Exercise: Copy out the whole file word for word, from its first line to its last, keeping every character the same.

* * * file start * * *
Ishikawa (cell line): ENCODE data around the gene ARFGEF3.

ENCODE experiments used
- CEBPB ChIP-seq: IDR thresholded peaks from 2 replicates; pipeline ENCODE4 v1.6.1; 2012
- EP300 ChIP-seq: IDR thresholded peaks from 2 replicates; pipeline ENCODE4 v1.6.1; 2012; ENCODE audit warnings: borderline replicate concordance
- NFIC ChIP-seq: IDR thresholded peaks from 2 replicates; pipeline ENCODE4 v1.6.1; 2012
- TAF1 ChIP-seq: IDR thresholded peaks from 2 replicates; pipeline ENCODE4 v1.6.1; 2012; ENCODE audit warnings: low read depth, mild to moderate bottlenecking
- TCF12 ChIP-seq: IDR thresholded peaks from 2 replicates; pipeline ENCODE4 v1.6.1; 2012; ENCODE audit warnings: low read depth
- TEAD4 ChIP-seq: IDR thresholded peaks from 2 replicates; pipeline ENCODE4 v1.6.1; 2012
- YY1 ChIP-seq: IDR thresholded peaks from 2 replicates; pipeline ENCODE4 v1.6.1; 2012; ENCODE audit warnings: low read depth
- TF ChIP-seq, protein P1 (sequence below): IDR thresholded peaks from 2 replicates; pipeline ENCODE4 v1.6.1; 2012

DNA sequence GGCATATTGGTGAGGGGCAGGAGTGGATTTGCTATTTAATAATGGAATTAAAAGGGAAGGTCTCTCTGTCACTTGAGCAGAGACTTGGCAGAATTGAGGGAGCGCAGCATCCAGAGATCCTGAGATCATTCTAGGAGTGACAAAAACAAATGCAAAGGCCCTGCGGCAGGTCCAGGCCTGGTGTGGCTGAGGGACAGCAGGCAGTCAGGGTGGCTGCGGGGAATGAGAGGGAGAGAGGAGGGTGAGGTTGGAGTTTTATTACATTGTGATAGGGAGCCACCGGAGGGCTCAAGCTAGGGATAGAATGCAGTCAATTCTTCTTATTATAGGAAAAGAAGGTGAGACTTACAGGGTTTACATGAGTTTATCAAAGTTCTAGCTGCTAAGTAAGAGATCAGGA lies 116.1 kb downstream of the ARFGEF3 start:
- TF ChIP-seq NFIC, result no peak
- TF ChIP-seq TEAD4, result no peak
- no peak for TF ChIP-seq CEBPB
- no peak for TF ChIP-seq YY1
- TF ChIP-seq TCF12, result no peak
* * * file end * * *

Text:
Ishikawa (cell line): ENCODE data around the gene ARFGEF3.

ENCODE experiments used
- CEBPB ChIP-seq: IDR thresholded peaks from 2 replicates; pipeline ENCODE4 v1.6.1; 2012
- EP300 ChIP-seq: IDR thresholded peaks from 2 replicates; pipeline ENCODE4 v1.6.1; 2012; ENCODE audit warnings: borderline replicate concordance
- NFIC ChIP-seq: IDR thresholded peaks from 2 replicates; pipeline ENCODE4 v1.6.1; 2012
- TAF1 ChIP-seq: IDR thresholded peaks from 2 replicates; pipeline ENCODE4 v1.6.1; 2012; ENCODE audit warnings: low read depth, mild to moderate bottlenecking
- TCF12 ChIP-seq: IDR thresholded peaks from 2 replicates; pipeline ENCODE4 v1.6.1; 2012; ENCODE audit warnings: low read depth
- TEAD4 ChIP-seq: IDR thresholded peaks from 2 replicates; pipeline ENCODE4 v1.6.1; 2012
- YY1 ChIP-seq: IDR thresholded peaks from 2 replicates; pipeline ENCODE4 v1.6.1; 2012; ENCODE audit warnings: low read depth
- TF ChIP-seq, protein P1 (sequence below): IDR thresholded peaks from 2 replicates; pipeline ENCODE4 v1.6.1; 2012

DNA sequence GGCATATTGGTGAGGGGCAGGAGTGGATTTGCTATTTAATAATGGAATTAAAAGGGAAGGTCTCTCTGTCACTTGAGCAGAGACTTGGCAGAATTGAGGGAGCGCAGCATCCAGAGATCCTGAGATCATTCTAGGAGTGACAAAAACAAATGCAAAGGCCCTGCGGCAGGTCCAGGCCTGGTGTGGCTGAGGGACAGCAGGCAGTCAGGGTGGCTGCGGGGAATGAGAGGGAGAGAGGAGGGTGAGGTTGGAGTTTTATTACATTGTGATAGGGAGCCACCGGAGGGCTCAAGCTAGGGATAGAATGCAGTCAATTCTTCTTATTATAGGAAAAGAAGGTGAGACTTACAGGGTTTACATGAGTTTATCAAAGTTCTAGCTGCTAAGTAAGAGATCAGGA lies 116.1 kb downstream of the ARFGEF3 start:
- TF ChIP-seq NFIC, result no peak
- TF ChIP-seq TEAD4, result no peak
- no peak for TF ChIP-seq CEBPB
- no peak for TF ChIP-seq YY1
- TF ChIP-seq TCF12, result no peak